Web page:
Flying In the Face of Artificial Outrage
Let me just go ahead and get this out there: I liked the Tomb Raider series reboot.
Right about now somebody should be calling bullshit on me, if you read my write-up of what I thought of Lara Croft and the Guardian of Light. To save you the trouble of going back to read it now (though you’re more than welcome to!), I praised the game for being a fun game in its own right, just not a fun “Tomb Raider” game – it just felt too far away from the series formula for me to take it seriously as one. And yet – somehow – with all the controversy and hoopla surrounding the alleged “rape” scene in the game and all the violence inflicted on a female character (a bit more on these topics later), I absolutely adored the hell outta this game! Continue reading
Dead on Arrival
Two things happened with the release of Murdered: Soul Suspect that don’t typically happen to me anymore nowadays, or rarely if they do at all: 1) I actually got excited about a game pre-launch, based on nothing more than a general idea of its concept and some faith in its publisher, Square Enix; and 2) I made it a point to head down to the store on launch day to pick up a copy of the game for myself, having previously decided not to place a pre-order ahead of time. As it turns out, I had my dates wrong, and I had to settle for purchasing the game two days after it released. So, was it worth it?
In a word – meh… Continue reading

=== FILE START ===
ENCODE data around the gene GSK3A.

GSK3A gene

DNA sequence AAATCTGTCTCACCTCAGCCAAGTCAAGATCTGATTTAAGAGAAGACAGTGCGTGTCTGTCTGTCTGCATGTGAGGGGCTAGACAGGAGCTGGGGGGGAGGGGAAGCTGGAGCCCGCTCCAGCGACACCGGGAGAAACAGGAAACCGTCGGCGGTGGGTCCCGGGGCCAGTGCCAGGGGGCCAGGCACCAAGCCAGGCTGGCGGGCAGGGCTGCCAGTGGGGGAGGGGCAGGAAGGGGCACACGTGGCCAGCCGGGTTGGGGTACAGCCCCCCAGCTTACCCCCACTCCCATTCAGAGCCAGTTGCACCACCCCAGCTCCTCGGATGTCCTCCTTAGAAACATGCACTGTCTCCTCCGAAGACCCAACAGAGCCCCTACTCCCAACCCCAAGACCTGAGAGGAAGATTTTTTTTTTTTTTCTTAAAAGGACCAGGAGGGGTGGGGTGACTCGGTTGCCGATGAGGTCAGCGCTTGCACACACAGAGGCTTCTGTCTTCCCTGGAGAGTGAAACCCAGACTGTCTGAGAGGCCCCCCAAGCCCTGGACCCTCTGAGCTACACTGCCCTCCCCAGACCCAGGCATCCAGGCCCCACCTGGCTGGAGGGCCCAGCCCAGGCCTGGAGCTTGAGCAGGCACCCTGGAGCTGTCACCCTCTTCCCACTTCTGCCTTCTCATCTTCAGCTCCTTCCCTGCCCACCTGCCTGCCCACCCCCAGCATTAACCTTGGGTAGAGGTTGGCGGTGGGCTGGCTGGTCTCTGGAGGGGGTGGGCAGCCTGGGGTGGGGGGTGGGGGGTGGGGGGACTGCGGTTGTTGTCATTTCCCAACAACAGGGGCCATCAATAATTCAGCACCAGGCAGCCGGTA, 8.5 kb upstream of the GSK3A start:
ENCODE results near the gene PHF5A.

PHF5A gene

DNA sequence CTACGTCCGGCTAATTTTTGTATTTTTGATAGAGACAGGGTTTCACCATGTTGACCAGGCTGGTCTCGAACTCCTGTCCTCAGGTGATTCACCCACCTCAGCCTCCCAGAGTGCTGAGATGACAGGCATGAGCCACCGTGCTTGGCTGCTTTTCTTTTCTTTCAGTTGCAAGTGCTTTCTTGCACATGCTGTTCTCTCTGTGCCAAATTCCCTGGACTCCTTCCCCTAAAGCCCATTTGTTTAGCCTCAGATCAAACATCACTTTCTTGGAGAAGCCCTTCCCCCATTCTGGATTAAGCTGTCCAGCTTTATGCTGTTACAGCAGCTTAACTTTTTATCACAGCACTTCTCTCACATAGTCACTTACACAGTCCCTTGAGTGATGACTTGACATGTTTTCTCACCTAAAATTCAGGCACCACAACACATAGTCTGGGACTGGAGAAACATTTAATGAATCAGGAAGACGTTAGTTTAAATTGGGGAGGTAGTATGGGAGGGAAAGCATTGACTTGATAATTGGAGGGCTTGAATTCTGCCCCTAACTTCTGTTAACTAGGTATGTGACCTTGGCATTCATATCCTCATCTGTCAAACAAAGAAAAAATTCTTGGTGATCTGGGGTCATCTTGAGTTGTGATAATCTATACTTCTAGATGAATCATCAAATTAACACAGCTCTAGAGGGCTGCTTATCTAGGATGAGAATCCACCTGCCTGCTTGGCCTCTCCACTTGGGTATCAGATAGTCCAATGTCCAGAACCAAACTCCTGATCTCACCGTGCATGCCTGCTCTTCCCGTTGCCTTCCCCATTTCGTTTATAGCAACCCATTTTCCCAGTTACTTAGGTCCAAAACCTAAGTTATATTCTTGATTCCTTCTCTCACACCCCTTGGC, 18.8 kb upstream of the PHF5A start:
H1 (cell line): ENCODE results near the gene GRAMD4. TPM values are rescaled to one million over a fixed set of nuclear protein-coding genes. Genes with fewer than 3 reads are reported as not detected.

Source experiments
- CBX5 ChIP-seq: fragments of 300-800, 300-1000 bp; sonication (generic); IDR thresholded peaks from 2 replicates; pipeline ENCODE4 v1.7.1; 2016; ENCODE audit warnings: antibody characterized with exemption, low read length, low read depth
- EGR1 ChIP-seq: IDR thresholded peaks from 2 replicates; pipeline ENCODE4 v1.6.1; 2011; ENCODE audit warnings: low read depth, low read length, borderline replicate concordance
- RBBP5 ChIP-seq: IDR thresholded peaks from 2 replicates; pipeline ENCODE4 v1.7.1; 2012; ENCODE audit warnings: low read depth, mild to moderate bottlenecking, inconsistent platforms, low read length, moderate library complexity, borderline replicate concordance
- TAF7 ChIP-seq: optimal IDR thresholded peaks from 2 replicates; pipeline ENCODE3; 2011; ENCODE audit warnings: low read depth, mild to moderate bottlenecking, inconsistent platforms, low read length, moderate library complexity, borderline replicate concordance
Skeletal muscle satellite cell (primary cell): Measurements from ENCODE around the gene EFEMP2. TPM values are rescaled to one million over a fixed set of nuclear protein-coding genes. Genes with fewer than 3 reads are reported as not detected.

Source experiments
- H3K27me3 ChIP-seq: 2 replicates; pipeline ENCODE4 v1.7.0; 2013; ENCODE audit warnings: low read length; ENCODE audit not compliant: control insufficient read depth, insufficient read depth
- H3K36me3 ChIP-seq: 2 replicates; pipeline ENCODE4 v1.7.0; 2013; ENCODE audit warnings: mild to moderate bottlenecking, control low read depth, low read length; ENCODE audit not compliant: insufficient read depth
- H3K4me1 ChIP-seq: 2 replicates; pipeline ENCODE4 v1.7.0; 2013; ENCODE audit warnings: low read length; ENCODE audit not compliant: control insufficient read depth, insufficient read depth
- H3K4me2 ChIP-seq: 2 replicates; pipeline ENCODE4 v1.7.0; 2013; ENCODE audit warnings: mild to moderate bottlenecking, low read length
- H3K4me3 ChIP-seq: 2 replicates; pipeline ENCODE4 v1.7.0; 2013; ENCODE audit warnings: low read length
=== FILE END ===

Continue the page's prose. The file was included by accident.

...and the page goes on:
I haven’t played a ton of Japanese games. I mean, I have played a lot of games that were made in Japan, and I have played plenty of JRPGs. But I haven’t played that many Japanese games, if you catch my drift. I think one of the few was Shin Megami Tensei: Devil Summoner, and I guess I’d probably put Catherine and the Phoenix Wright games in that camp too, simply because these are games that are based in Japanese culture, and – even translated into English – carry that vibe with them still. Having never known any viewpoint other than a Western perspective, there’s something decidedly mystifying and different about that Eastern feeling that some games exude. The World Ends With You is precisely one of those types of games. Continue reading
My experience with Deus Ex: Human Revolution disturbs me. Not that it was a terrible game. In fact, it was better than average. For about the first nine-tenths of the game, I enjoyed myself quite a bit; there were very few things about the experience that qualify as “lacking”. Instead, this general feeling of meh is more a testament to how important a game’s ending can be in cementing its overall lasting effect on the player. What I’m saying is that Human Revolution‘s ending, after a fairly thought-provoking plot set in an amazingly detailed world, did not impress in the least. In fact, I’ve already forgotten just how exactly my particular experience culminated. Continue reading